If you write generic code, it might be a worthwile consideration. Most of the code I write is one-off-code. There is exactly one use case, and I write some small program to solve it. The same implementation will never be needed anywhere else. I know the size of the load beforehand, and I do my test runs on the whole load, so I know the absolute runtimes, and I know they won't change in the future. Many of my programs are somewhat glorified awk/sed/perl magic to convert data I get from a source somewhere into a format I have to use somewhere else, and the data size remains about the same for the foreseeable future. Sometimes, the program runs exactly once as it it used to import data from an old system into a new one, and the old system gets decommissioned when the new system proves stable and works as expected.

So all warnings about the future and code reuse and upscaling are nice and dandy, but actually, I just ignore them.

Comment Re:Drunk people create jobs. (Score 1) 124

On the contrary: People don't use air travel every day. 99% of all travel is not air travel.

You are messing two things up: deciding against air travel for a specific trip, and abolishing air travel altogether.You are trying to make the one be the same than the other. Many issues with air travel can be solved by simply having less air travel.

Comment Re:Trump Needs to Ban Solar (Score 1) 504

Once you are out of a job and can't pay for a gun and ammunition anymore, it's definitely you losing.

Coal is quite expensive and inflexible. It takes literally decades to open a coal mine, extract the coal and close it up again. And it is only feasible if there is either someone constantly requesting the coal, or if you have large storage capacities for unused coal, or if some governmental body pays subsidies for the time you can't sell the coal, and thus have to stop mining.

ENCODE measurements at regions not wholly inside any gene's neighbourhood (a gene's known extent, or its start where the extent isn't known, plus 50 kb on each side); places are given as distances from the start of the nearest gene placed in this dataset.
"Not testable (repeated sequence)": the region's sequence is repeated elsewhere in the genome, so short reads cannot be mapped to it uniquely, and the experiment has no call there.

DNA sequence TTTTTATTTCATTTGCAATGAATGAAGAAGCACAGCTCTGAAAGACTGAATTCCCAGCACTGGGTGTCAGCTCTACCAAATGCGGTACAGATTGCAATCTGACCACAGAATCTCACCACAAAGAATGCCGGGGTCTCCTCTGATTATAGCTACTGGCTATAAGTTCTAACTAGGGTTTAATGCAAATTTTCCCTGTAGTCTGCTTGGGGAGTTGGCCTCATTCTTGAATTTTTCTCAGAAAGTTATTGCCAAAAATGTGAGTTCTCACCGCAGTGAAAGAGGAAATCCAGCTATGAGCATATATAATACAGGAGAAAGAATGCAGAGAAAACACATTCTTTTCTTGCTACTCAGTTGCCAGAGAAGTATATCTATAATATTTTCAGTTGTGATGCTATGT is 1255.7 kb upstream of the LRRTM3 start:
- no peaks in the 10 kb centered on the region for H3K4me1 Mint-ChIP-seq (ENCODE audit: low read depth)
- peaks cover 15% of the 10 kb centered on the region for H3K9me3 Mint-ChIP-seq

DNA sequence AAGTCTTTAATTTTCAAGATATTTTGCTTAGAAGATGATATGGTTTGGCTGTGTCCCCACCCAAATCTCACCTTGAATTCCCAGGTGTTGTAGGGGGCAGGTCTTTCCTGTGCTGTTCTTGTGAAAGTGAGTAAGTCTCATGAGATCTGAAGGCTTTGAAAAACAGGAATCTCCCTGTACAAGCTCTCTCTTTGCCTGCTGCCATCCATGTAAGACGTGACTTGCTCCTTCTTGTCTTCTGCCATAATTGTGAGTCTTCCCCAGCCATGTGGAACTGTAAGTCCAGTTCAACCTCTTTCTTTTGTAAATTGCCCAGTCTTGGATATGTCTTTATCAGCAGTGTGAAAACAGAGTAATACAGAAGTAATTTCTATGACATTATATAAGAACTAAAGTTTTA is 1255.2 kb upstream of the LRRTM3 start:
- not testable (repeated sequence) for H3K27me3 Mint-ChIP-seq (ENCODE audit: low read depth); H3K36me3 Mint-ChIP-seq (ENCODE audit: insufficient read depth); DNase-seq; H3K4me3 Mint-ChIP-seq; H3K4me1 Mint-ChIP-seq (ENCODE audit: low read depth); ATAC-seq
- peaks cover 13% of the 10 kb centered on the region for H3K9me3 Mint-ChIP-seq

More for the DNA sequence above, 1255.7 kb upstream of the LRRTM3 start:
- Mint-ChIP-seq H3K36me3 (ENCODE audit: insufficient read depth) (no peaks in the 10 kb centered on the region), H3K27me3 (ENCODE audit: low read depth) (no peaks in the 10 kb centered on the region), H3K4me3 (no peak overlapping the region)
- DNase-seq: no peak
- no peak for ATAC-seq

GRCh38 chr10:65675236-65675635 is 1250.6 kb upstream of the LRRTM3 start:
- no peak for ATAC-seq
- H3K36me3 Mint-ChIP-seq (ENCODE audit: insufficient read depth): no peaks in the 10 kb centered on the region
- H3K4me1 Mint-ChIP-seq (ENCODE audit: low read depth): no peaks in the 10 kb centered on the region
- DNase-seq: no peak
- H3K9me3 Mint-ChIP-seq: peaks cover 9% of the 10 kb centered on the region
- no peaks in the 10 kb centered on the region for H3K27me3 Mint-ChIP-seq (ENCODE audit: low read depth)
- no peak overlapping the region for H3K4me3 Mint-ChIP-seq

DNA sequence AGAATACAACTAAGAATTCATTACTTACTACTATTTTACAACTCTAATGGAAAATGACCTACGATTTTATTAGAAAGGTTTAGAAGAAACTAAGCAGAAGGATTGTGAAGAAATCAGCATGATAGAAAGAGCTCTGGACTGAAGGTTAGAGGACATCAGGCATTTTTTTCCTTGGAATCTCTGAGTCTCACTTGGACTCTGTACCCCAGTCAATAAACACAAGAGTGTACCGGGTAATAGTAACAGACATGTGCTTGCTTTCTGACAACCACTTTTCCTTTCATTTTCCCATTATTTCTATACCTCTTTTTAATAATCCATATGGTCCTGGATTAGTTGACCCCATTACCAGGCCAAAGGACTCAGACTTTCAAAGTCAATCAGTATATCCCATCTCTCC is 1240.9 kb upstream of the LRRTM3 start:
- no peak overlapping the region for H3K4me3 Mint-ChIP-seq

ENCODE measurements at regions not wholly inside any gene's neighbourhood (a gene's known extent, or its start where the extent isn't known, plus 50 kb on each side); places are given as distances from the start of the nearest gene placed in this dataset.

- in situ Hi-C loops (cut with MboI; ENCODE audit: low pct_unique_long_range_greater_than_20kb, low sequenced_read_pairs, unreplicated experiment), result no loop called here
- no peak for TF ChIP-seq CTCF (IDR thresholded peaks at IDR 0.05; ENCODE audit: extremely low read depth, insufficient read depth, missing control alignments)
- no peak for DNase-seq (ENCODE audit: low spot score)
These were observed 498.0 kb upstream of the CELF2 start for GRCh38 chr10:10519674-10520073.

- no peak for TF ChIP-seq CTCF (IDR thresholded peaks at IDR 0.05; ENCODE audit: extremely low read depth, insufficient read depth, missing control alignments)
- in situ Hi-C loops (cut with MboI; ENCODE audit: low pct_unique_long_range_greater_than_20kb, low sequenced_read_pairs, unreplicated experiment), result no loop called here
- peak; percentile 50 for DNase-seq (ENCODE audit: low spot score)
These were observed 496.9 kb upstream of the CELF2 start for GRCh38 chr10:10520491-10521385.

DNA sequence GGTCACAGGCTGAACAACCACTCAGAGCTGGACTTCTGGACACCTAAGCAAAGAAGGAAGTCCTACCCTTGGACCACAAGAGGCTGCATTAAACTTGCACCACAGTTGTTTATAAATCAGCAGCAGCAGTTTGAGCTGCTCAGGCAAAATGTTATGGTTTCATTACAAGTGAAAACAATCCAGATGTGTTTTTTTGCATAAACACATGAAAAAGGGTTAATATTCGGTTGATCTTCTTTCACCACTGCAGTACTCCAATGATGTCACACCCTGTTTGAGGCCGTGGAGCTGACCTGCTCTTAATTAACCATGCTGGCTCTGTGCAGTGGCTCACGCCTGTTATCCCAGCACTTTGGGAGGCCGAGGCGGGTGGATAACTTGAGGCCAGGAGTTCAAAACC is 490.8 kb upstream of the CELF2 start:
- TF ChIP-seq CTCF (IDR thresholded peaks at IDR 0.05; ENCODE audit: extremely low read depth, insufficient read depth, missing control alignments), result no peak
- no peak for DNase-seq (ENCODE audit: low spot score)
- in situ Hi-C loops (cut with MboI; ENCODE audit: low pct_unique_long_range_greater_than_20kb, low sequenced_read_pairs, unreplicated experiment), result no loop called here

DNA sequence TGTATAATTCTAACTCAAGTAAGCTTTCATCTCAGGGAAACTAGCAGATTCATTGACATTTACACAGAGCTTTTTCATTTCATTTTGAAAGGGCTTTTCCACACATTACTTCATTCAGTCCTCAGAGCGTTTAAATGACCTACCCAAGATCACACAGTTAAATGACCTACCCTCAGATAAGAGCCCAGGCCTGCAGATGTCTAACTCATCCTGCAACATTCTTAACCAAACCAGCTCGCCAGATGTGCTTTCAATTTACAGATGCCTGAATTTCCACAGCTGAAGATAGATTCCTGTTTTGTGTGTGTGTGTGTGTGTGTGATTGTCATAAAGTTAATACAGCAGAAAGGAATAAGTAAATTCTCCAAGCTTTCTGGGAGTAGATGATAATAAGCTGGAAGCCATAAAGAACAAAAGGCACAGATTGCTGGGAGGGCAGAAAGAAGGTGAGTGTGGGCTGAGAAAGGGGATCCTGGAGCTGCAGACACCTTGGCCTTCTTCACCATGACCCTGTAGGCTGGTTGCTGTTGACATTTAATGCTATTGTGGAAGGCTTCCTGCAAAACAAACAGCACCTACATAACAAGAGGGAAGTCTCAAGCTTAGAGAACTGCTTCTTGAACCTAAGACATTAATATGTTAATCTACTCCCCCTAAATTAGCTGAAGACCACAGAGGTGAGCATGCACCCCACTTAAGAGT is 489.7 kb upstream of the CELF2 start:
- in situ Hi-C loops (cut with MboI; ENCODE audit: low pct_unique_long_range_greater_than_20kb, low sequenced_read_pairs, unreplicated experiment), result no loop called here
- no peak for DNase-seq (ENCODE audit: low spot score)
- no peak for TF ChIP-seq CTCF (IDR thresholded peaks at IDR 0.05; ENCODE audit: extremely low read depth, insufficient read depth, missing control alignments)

Comment Re:Drunk people create jobs. (Score 1) 124

But one solution to air travel issues is not to use air travel. Air travel is just one piece of the whole solution to the problem of getting from A to B, and it's not even a necessary one, as most travel is not by air.

There is a whole bunch of offerings, which can be put together to achieve the A->B transfer, and you not using air travel is even a solution for some of the air travel issues of others. They get shorter waiting queues and more available seats for instance, if you are not there on the same flight.

Comment Re:No subsidy - then how much? (Score 1) 504

China might not be building coal plants anymore in 10 years, when Solar becomes cheaper. If you really read the article, you will find out, that there still are regions in the world, where at current prices, Coal is cheaper than Solar.

And also for coal, someone has to pay for the land and subsidy. Coal doesn't fall from the sky (other than sunlight, which literally does so), it has to be mined, and beside the coal mines you need tracks or roads to transport the coal to the plants. So Coal is also a big consumer of land, especially if the coal is mined by surface mining, which is by far the cheapest option.

Comment Re:Double edged sword (Score 1) 164

And it works wonders if 40 tons of steel at 40 mph are crashing in a christmas market. Right?

Exactly. .50 cal api rounds do nil in such a situation. But you can be pretty sure to hit innocent bystanders.

If this is your plan, then the next terrorist will not even need to steer the truck into groups of people. Your .50 round will do the work for him.